2. Zone Focussing
If lighting conditions are consistent, shooting in full manual mode will allow you to capture moments quickly without having to change any settings, as long as they’re set accurately to start with. Using the deeper depth of field achieved at smaller apertures, at a focal length of between 28mm – 50mm, you can focus manually to a given distance e.g. 1.5m and with an aperture of around f11 and the appropriate shutter speed for accurate exposure (a slightly higher ISO will help avoid slower shutter speeds) you can capture reliably sharp and well exposed images of subjects that are within the ‘zone of focus’ which in this case would be roughly at a distance of 1m – 2.5m from the lens. Pre-digital lenses almost all showed this depth of field scale below the focus ring/window.
3. Work the scene
A mistake that people often make is that they only take one or two shots of a scene and then move on. Especially within street photography it’s important to take several shots of a scene because it’s constantly changing in front of you.
Often there will be some elements in an image that you won’t see until you’re looking at them later on so it’s worth applying points 1 and 2 above to a scene and then use the ‘fishing’ technique. Once you’ve chosen a good location you can set up your composition, choose the exposure settings you want to apply and simply allow the world to unfold in front of your lens, capturing moments as they happen. You’ll soon gain a psychological advantage in ‘owning’ your space and people will start to ignore you. This way you’ll become ‘invisible’, your confidence will increase and you can capture a number of similar images which would sit together nicely as a series.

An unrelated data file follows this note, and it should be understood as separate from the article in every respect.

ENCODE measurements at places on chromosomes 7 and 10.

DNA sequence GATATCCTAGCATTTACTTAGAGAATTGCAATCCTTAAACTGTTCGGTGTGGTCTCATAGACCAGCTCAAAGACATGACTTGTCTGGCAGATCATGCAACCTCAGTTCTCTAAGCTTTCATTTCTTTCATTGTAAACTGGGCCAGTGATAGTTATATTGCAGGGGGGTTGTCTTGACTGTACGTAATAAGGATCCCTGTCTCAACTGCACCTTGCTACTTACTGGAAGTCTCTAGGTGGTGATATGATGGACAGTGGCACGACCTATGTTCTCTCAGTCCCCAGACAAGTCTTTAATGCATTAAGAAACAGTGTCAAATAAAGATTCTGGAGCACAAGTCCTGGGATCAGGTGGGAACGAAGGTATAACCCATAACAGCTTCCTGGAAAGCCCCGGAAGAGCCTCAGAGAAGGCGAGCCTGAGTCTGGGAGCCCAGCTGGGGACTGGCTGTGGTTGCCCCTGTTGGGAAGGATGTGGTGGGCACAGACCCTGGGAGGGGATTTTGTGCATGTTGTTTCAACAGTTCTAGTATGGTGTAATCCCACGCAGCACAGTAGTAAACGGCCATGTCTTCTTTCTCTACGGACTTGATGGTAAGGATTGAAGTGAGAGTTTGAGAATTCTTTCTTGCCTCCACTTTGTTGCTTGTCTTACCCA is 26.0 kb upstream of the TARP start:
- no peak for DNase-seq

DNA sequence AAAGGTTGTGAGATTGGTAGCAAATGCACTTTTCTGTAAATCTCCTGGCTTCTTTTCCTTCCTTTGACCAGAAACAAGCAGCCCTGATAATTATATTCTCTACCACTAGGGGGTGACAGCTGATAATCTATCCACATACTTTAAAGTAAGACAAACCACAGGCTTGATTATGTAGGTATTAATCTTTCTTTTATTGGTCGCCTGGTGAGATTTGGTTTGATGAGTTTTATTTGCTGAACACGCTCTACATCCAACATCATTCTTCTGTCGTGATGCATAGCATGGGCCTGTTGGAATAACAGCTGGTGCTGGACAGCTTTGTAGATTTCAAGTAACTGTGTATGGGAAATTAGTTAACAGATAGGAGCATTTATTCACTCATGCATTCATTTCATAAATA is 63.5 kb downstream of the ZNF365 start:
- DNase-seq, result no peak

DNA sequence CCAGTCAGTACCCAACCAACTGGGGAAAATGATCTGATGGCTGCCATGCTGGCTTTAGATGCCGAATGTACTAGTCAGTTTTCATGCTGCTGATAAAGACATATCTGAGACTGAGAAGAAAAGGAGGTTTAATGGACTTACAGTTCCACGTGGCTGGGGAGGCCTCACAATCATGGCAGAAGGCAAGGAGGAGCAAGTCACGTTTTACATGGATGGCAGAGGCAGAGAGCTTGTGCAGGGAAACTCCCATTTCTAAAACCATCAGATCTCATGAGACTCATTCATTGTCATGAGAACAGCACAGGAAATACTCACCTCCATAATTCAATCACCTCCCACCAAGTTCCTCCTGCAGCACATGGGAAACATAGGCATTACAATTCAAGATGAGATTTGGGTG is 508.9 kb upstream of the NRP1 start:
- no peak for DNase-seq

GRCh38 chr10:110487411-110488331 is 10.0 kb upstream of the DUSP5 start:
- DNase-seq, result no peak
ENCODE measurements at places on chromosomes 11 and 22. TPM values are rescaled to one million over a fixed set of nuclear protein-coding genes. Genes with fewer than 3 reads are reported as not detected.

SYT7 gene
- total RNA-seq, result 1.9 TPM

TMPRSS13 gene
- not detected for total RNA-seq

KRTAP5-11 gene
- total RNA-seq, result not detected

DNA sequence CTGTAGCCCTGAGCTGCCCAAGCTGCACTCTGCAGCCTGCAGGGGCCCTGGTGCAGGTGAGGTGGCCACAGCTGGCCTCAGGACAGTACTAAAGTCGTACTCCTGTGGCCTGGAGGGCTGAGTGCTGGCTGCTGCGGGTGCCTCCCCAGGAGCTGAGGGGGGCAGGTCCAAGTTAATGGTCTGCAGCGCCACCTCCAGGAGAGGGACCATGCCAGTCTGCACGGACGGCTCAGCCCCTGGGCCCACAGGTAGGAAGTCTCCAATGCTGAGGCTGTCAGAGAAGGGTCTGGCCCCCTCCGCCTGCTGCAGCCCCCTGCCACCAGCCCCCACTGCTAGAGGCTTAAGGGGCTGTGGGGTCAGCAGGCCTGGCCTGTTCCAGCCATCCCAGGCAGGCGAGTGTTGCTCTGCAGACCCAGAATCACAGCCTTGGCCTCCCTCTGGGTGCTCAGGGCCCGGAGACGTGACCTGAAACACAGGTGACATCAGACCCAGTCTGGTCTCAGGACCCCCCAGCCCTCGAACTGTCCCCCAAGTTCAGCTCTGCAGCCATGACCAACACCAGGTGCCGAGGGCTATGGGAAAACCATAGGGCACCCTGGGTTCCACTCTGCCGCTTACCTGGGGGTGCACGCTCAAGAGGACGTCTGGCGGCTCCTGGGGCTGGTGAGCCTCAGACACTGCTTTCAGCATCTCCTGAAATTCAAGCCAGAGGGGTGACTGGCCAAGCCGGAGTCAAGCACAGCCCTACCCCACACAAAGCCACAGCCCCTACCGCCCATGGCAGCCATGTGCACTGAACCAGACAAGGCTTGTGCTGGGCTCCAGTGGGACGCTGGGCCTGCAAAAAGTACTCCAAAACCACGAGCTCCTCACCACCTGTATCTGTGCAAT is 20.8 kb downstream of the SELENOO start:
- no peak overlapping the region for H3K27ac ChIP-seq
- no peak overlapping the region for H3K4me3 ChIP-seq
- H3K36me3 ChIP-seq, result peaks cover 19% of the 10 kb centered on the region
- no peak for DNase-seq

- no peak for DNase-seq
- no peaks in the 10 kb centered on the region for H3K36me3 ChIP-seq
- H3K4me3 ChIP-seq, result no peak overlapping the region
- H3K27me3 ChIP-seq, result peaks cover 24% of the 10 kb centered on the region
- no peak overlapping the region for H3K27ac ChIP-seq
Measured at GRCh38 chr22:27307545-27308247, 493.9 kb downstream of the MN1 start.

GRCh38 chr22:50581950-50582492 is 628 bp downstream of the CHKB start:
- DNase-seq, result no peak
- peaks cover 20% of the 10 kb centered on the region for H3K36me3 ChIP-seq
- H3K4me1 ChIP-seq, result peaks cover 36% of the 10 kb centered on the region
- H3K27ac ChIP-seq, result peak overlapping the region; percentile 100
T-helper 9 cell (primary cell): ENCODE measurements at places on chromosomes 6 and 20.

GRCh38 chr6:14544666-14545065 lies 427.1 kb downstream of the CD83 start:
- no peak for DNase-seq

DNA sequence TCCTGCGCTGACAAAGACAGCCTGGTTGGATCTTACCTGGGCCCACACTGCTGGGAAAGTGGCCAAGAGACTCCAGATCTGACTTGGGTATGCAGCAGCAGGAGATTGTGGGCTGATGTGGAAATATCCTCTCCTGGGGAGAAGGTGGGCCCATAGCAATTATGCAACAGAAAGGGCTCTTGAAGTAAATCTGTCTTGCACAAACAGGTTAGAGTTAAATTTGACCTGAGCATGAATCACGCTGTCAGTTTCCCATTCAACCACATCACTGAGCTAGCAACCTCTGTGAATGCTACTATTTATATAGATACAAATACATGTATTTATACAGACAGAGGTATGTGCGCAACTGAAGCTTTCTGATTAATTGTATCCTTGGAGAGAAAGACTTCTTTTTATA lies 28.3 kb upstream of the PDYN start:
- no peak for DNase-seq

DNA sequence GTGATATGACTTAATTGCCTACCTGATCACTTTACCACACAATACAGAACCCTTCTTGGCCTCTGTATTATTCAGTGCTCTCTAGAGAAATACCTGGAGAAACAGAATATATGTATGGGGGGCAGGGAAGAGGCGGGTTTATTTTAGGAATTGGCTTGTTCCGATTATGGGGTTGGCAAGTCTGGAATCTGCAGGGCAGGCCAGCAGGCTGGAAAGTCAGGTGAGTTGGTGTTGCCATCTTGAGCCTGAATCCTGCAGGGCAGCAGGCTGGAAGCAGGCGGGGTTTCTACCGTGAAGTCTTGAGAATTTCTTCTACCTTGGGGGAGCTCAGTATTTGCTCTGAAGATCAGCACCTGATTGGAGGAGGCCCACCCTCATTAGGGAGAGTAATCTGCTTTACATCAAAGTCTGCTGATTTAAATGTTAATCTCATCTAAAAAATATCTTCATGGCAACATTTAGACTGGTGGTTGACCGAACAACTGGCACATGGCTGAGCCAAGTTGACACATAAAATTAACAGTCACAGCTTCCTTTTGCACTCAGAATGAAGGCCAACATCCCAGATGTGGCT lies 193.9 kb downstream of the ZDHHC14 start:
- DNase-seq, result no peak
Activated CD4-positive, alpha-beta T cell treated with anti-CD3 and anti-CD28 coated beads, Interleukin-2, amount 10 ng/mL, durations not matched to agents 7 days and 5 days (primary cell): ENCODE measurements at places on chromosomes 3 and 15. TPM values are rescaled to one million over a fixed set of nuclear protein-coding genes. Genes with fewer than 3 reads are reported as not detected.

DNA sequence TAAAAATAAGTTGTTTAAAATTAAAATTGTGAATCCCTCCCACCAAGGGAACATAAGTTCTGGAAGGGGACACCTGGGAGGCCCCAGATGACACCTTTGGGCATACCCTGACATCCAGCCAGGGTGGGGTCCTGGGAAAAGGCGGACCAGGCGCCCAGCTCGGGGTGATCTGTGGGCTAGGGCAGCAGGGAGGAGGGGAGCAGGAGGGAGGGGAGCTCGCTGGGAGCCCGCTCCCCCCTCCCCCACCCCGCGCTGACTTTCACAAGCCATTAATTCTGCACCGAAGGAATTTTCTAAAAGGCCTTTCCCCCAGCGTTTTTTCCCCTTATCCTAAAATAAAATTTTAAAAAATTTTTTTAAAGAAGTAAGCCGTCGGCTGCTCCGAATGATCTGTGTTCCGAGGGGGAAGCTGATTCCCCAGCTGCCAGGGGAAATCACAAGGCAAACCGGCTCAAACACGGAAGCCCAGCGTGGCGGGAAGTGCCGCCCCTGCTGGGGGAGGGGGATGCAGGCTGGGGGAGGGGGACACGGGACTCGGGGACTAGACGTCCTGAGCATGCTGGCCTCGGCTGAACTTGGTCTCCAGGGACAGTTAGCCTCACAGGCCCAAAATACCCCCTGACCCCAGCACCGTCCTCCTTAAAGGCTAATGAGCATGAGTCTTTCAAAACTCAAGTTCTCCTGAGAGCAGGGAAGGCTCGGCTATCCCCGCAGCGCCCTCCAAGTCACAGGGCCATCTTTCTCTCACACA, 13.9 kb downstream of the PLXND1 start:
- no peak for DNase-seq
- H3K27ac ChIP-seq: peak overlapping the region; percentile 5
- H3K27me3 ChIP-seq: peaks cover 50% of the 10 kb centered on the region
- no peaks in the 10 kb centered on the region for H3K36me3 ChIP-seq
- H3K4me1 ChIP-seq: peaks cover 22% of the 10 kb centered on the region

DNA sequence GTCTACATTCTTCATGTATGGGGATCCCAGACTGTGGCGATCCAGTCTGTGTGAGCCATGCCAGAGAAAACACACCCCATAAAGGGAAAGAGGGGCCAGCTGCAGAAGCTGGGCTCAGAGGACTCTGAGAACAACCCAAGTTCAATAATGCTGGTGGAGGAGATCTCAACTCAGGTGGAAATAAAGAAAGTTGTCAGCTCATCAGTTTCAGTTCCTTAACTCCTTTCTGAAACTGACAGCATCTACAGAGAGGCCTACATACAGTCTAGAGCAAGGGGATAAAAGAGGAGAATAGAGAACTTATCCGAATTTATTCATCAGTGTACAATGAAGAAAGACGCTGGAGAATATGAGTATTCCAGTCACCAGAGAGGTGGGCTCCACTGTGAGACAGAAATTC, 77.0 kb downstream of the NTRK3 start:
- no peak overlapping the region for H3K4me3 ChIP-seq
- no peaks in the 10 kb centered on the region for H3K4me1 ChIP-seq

Constraints nurture creativity
When you go out with the intention of taking street photographs, it can be a little overwhelming to know what to photograph. The world is a busy place and to distil the interesting elements out of a scene can often be a difficult task. This is where constraints can nurture your creativity. Before you start shooting, try and think of some ideas or themes and stick to them. While it might seem to inhibit you at first, limiting yourself to certain ideas or camera settings can unlock tremendous creative possibilities.
Some ideas for street photography exercises could be:
· Use a 50mm lens with focus locked at 1m
· Shoot only from a kneeling position
· Shoot only at 1/15th sec (don’t forget about camera shake)
· Choose a colour and shoot only subjects of that colour
· Include only three elements in your image
· Look for shapes (circles, triangles, squares) to use as frames
· Look for relationships between elements within a scene
The list could go on. Come up with your own ideas, but the point is that this will focus your attention and give you something to think about, so that you don’t go out without any aim and you struggle to find inspiration. Other times you might see a potential shot in every direction and your creativity just flows and you don’t need to apply boundaries to work in, in which case, just go with the flow.
“Luck – or perhaps serendipity – plays a big role… But you never know what is going to happen. And what is most exciting is when the utterly unexpected happens, and you manage to be there at the right place at the right time – and push the shutter at the right moment. Most of the time it doesn’t work out that way. This kind of photography is 99.9% about failure.” (Alex Webb 2012)
So if in doubt, just click!